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By Milton Spett
The core theoretical concept of positive psychotherapy (PPT) (Seligman et al. American Psychologist, Nov. 2006) is that increasing positive experiences and emotions is more beneficial to our patients than reducing dysfunctional cognitions and behavior. Beck asserts that negative cognitions cause negative emotions, but Seligman argues that negative emotions cause negative cognitions.
According to Seligman, depression (and probably other disorders) can be more effectively treated by helping patients to:
1. Increase positive emotions.
2. Engage more fully in life.
3. Find meaning in life. This refers to joining and serving some cause that is bigger than oneself, such as religion, politics, profession, family, community, or nation.
Techniques for Increasing Positive Emotions
Savoring: Fully experience and enjoy activities you normally rush through. For example, savor your food, focusing on the taste, temperature, and feel of each piece of food in your mouth.
Three Blessings Exercise: Every night before you go to bed, write down three good things that happened that day, and why they happened. Research has found this exercise to be the most valuable of those exercises studied.
Gratitude Letter: Choose a person who has done something important for you, whom you have never thanked properly. Write down exactly what that person did and exactly how this helped you. Then read the letter to that person.
Comparison Exercise. To more fully appreciate what you have, think about others who are worse off than you.
Techniques for Engaging Fully in Life
Signature Strengths: Write down your most important strengths. These are personal characteristics that are universally valued such as creativity, bravery, kindness, fairness, forgiveness, gratitude, and honesty. Patients can use the “VIA Signature Strengths Questionnaire” at www.AuthenticHappiness.org to identify their signature strengths.
Using Strengths: Every day, do one thing which utilizes a signature strength in a new way.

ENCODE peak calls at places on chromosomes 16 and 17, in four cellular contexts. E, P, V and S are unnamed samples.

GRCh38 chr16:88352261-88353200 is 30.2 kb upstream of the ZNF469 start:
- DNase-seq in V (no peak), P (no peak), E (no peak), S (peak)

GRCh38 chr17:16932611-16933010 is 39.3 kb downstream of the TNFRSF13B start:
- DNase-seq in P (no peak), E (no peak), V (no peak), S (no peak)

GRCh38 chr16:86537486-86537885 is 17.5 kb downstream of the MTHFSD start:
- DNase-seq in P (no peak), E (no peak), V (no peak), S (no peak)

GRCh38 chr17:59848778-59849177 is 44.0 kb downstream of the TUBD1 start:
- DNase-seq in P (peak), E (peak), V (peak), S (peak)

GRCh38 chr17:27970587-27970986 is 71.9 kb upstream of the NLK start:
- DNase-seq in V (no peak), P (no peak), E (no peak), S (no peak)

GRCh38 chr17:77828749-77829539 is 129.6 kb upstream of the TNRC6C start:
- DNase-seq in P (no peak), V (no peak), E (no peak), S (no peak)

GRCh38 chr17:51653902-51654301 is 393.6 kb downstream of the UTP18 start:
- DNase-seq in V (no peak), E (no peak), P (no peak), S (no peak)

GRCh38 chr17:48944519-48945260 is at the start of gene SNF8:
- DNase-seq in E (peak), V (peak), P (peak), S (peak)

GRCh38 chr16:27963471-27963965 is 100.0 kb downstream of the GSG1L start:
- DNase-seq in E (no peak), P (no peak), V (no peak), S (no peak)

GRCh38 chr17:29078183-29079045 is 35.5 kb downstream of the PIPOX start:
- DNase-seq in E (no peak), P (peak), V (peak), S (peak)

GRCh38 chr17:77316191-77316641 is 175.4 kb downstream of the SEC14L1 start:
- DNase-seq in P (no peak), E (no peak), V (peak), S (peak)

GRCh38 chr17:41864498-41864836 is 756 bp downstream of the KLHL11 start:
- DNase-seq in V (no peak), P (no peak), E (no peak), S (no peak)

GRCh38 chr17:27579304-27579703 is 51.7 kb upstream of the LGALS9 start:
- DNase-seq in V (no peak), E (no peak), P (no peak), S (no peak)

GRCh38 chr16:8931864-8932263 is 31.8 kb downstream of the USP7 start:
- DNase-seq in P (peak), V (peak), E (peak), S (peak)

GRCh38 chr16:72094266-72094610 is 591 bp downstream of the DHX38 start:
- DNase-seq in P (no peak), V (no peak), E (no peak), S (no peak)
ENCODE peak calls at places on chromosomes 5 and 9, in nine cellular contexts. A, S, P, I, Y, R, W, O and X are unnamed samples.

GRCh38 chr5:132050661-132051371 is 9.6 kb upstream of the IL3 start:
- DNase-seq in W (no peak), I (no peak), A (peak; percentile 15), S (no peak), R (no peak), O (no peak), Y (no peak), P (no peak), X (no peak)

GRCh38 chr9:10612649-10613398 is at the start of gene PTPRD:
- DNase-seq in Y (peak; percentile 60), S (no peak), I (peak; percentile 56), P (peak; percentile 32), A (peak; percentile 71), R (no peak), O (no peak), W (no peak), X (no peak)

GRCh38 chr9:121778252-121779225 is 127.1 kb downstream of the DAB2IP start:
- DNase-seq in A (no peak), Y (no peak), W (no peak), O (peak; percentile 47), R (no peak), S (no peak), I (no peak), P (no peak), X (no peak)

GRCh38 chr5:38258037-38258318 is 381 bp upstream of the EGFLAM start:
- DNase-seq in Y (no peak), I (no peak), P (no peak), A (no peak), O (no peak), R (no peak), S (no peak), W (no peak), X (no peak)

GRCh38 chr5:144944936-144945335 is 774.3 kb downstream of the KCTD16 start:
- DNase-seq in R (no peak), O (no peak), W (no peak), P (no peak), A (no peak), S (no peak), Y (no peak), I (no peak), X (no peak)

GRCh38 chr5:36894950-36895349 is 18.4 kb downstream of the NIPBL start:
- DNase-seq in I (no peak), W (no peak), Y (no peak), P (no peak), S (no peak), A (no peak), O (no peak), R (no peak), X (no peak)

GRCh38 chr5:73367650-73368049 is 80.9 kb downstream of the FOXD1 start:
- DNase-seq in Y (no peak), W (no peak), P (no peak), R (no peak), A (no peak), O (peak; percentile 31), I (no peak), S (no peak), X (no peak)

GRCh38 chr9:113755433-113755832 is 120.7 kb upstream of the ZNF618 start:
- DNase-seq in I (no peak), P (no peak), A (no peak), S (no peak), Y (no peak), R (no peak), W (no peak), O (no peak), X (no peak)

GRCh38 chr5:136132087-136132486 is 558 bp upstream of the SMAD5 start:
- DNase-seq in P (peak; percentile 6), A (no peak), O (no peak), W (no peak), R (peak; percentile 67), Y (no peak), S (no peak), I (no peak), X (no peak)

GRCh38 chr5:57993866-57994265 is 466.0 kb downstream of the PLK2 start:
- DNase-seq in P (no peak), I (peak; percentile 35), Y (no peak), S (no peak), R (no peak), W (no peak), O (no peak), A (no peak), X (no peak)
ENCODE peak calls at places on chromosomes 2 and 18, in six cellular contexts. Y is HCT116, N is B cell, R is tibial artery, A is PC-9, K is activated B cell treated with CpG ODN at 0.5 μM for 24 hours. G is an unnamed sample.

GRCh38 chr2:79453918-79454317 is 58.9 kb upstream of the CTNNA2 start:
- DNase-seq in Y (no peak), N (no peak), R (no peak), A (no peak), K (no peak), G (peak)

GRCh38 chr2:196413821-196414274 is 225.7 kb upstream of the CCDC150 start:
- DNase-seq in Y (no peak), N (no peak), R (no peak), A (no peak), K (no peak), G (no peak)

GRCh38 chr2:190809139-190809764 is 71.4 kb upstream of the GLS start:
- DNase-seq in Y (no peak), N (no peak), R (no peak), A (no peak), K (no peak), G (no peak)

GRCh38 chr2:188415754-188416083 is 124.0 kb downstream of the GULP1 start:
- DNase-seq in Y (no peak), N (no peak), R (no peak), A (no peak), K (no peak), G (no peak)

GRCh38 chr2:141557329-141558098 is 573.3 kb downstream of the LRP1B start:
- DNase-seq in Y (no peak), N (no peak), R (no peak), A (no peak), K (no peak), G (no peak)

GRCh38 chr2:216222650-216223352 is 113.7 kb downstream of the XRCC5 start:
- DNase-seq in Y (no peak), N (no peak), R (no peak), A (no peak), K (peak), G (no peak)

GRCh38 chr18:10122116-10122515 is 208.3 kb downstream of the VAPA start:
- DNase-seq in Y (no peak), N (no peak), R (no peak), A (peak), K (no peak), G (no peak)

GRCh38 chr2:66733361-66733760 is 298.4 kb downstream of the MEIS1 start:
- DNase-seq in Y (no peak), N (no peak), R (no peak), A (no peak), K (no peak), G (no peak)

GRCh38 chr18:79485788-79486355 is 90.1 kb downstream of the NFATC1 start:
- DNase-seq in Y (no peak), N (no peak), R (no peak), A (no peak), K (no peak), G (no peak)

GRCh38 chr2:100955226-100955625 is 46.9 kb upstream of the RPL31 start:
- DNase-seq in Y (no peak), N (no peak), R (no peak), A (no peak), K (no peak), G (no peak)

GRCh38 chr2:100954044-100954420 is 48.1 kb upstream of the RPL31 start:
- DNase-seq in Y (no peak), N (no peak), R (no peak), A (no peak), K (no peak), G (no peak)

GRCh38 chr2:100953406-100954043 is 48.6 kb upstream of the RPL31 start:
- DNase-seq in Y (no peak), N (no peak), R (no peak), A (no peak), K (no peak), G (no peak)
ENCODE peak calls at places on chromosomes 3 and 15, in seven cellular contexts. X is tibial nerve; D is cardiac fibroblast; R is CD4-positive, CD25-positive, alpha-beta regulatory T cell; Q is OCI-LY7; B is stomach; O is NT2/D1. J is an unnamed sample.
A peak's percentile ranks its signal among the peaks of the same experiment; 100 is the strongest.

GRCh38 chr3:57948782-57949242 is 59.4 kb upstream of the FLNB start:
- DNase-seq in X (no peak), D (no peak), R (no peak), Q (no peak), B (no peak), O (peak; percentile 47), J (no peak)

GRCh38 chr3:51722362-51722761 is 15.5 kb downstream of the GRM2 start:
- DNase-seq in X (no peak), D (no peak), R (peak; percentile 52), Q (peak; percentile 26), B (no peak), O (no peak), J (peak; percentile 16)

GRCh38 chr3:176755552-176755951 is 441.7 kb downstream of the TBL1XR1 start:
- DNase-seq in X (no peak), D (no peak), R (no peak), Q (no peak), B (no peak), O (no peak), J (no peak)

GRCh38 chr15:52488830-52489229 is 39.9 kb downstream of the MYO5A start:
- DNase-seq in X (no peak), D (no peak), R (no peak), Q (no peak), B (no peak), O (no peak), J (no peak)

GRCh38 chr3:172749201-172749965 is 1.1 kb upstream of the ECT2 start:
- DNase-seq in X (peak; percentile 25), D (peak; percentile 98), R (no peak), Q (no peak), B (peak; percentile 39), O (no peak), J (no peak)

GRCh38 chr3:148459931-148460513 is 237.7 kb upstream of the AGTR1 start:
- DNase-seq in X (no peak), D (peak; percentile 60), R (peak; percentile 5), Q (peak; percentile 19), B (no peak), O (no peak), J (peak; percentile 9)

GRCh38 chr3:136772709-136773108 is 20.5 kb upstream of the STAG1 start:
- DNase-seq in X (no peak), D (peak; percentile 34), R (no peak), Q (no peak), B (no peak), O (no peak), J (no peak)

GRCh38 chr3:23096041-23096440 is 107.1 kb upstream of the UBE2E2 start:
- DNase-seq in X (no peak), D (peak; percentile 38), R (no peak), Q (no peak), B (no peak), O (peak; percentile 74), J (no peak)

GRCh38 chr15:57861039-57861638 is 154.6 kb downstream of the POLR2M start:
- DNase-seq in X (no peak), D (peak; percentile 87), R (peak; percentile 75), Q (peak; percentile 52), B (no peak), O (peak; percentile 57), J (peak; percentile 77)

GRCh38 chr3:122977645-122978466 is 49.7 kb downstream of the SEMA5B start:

Strength Stories: Tell someone about a time when you used one of your signature strengths.
Active/Constructive Responding: Tell another person very specifically what you admire about them or something they did.
Life Legacy: Write down how you would like to be remembered.
Create “Flow” (total involvement in what you are doing): Match endeavors with skills to create flow. An endeavor that is too difficult causes anxiety. An endeavor that is too easy causes boredom.
Lets Go to the Research
Seligman et al. report on two studies. The first study found that for patients with Beck Depression Inventory (BDI) scores of 10 to 24, positive psychotherapy was superior to a no-treatment control group on both the BDI and the Satisfaction With Life Scale. These advantages remained at the three-month, six-month, and one-year follow-ups.
In the second study with patients who met the criteria for major depression, PPT led to significantly more symptomatic improvement, remission from major depression, and happiness, compared to both treatment as usual (TAU) and TAU + medication. In this second study, PPT patients received a combination of PPT and standard CBT interventions. This was because depressed patients expect to talk about their troubles and might experience the failure to do so as unempathic. Treatment as usual therapists provided whatever treatment they deemed appropriate.
Seligman et al. note that there is a noticeable dropout rate in traditional CBT. In their second study only 13% of the PPT patients dropped out compared with approximately 35% in the treatment as usual groups. The authors suggest that the CBT focus on cognitive errors and faulty information processing may be counterproductive by intensifying patients’ negative feelings and impeding the therapeutic alliance.
It is difficult to draw any conclusions from these studies because the first study had no comparison treatment, and the second study did not include a specific comparison therapy that has been shown to be effective for depression. Nevertheless, combining PPT interventions with CBT interventions appeals to common sense, and the lower dropout rate for PPT is suggestive.
Clinical Vignette: Annie suffered from generalized anxiety disorder and low self-esteem. She had trouble keeping up in school, believed that she was stupid, and viewed herself as a “loser.” She began to make progress only when I stopped disputing her self-criticisms and started pointing out her unusual competence and success in handling a wide variety of difficult relationship problems.
Conclusion: PPT interventions, especially focusing on signature strengths, are very effective with many patients. These interventions are particularly useful in establishing a strong therapeutic alliance in the initial session or sessions. Until research tells us when to use which PPT interventions, we must rely on our common sense and our clinical judgment in deciding when to employ CBT techniques and when to use PPT interventions.
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